Anybody remember that this started with a martyr?
Women for Faith & Family does.
Cupids. Candy. Flowers. Lacy hearts. Strange, isn’t it, that the best known Christian saint on the secular calendar — a holiday devoted to romantic love — is a martyr for the Christian faith?
Saint Valentine did “die of love”, to be sure — but not of the romantic sort! Strange, also, considering its enormous popularity, that this saint’s feast no longer appears on the Church’s calendar. (Officially, February 14 marks the feast of Sts. Cyril and Methodias, 9th century missionaries to the Slavs.)
How did the “Saint” dissappear from Valentine’s Day? Can we “re-Christianize” the celebration of this popular holiday? Who is Saint Valentine, anyway?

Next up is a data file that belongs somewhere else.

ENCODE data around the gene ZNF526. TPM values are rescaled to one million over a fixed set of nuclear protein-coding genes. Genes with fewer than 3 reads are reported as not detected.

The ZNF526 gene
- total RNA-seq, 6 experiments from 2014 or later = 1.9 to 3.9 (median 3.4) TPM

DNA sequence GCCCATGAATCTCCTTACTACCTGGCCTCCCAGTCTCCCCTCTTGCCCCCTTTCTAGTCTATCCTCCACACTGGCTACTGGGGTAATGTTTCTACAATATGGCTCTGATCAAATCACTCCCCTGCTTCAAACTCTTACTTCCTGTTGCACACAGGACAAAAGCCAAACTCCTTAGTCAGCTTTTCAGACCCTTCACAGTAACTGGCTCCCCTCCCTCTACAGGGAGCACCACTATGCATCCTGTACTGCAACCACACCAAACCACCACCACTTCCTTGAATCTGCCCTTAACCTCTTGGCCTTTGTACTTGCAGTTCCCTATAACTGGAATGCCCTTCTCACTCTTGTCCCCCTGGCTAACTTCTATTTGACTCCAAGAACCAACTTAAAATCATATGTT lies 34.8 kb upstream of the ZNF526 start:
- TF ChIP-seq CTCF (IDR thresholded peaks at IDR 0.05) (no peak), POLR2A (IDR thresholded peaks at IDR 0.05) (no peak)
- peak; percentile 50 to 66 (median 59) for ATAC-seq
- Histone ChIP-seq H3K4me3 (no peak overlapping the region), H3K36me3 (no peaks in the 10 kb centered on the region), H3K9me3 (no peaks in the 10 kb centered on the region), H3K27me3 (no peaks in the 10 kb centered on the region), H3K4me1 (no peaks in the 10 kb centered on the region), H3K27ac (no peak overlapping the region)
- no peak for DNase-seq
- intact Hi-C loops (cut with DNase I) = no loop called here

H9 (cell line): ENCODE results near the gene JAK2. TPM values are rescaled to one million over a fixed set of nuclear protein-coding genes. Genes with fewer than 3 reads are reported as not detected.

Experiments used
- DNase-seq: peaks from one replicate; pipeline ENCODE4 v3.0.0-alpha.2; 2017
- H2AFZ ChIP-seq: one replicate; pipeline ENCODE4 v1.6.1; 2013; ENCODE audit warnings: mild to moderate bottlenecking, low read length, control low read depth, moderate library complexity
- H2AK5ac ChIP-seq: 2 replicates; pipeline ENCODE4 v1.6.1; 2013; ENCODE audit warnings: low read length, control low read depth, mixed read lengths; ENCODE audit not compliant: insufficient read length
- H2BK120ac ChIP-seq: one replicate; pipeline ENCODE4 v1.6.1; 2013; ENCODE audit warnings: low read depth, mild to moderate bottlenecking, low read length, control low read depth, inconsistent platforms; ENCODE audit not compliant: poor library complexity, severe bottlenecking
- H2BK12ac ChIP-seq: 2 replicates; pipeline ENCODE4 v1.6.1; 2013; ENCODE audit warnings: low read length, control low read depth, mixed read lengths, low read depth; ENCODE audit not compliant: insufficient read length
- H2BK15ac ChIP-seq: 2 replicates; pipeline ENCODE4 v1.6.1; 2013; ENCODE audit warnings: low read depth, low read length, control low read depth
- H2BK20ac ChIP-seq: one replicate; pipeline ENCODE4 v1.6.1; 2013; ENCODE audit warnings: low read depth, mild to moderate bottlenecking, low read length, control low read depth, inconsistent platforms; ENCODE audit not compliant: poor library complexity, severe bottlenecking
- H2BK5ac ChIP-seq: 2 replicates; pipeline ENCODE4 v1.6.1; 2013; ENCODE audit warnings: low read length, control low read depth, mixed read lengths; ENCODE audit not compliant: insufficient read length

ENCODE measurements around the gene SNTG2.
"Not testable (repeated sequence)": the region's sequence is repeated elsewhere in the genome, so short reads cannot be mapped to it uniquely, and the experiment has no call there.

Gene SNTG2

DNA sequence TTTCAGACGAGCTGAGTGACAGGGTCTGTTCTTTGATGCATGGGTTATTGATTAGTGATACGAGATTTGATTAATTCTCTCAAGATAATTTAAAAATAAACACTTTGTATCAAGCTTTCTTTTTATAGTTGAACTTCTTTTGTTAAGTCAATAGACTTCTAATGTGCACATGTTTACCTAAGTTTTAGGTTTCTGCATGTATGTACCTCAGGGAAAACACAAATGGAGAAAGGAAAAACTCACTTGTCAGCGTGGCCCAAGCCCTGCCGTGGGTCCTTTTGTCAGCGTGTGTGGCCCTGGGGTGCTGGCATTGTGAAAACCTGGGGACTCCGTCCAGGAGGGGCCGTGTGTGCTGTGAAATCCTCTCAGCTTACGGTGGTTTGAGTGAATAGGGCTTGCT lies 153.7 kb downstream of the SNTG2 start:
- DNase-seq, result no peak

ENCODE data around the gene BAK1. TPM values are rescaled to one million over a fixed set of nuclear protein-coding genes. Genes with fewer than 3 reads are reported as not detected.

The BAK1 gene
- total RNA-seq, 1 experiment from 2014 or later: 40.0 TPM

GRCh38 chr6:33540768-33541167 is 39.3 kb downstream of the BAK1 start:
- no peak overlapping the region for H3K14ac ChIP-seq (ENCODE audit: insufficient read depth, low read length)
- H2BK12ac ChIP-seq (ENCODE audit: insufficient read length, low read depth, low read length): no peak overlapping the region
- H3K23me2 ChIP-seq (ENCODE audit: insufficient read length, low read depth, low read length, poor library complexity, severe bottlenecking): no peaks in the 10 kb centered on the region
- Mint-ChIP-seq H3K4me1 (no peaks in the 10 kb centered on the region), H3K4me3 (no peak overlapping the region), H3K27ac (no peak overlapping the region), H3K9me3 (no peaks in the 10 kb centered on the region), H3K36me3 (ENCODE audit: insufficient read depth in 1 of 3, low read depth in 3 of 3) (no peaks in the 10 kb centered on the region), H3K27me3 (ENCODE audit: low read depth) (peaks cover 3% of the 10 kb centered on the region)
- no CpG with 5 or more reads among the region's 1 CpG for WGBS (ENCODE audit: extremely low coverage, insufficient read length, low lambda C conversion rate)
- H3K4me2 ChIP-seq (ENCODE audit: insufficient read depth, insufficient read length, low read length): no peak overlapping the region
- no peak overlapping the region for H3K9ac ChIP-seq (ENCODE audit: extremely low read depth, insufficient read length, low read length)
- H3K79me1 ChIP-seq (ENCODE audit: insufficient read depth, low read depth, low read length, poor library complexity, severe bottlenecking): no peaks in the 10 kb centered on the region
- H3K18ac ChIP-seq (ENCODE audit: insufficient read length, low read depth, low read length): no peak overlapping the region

There are at [least] three different Saint Valentines, all of them martyrs, mentioned in the early martyrologies for the date of February 14th.
One is described as a priest in Rome, another a bishop (of Interamna, the modern Terni). Both apparently were martyred in the second half of the third century and buried at different places on the Flaminian Way outside of Rome. The third St. Valentine was martyred in Africa with a number of companions.
Almost nothing is known about any of these early Christian men — except that they died for the love of Christ!
Meanwhile, I’m seeing the usual spate of advertising that the best way to tell someone that you love them is with some particular product, gem, blossom, sweet, ecard or other intermediary.
How about telling them that you love them? It may not enhance the economy, but it sure enriches the spirit.